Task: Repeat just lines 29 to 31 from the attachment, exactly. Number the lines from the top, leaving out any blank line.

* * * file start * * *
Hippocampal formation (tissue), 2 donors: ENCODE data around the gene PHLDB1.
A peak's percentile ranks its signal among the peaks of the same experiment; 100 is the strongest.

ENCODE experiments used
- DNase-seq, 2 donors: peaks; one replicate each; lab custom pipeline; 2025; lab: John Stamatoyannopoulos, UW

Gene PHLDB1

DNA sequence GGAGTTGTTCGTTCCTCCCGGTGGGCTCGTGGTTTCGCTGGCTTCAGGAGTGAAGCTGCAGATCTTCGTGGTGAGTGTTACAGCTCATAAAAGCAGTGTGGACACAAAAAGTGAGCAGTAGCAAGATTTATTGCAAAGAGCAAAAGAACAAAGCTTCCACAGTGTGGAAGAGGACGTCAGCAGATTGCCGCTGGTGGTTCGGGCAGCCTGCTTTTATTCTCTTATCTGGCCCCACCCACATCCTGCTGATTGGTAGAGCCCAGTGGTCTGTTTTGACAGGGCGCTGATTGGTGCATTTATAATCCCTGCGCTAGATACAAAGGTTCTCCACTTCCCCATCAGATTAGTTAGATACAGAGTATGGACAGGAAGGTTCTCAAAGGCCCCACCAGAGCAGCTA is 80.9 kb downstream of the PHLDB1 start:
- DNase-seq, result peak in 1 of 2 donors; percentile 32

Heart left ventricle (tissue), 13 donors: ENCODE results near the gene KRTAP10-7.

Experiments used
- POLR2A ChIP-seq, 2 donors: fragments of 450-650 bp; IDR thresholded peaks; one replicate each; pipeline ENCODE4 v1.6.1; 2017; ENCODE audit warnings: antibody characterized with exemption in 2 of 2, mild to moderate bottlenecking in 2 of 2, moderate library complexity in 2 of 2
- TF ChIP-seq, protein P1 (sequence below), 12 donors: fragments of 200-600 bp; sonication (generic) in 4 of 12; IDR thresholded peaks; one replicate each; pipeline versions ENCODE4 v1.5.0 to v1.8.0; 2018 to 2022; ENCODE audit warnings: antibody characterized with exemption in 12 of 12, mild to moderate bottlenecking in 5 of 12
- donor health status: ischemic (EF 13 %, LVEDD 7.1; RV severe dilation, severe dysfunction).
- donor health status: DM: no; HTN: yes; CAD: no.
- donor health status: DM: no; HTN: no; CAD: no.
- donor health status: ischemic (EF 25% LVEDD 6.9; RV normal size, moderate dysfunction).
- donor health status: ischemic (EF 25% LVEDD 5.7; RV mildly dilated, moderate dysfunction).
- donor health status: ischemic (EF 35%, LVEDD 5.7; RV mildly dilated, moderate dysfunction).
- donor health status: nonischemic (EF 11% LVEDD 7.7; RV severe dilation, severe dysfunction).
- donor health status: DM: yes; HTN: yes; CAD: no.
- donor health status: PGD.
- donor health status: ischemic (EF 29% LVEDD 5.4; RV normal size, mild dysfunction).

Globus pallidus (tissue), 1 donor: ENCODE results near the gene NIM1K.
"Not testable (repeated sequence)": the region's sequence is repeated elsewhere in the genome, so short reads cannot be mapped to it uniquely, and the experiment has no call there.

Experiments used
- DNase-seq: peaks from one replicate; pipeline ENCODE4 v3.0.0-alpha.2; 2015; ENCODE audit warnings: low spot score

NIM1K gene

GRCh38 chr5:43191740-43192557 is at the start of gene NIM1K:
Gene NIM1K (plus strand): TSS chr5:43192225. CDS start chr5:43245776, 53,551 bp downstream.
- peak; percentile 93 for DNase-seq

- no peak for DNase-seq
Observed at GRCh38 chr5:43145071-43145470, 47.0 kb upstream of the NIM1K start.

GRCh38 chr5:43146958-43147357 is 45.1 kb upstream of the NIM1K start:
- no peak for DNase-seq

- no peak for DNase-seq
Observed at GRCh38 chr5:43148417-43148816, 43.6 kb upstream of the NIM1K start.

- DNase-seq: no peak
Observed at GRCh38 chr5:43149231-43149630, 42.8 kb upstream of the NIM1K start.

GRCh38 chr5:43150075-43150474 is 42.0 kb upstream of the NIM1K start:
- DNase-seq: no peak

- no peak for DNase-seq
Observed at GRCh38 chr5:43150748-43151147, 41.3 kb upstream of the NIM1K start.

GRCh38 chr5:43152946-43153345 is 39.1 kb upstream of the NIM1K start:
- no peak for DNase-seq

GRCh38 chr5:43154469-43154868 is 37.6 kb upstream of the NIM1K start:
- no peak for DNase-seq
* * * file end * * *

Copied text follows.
- peak; percentile 93 for DNase-seq

- no peak for DNase-seq
Observed at GRCh38 chr5:43145071-43145470, 47.0 kb upstream of the NIM1K start.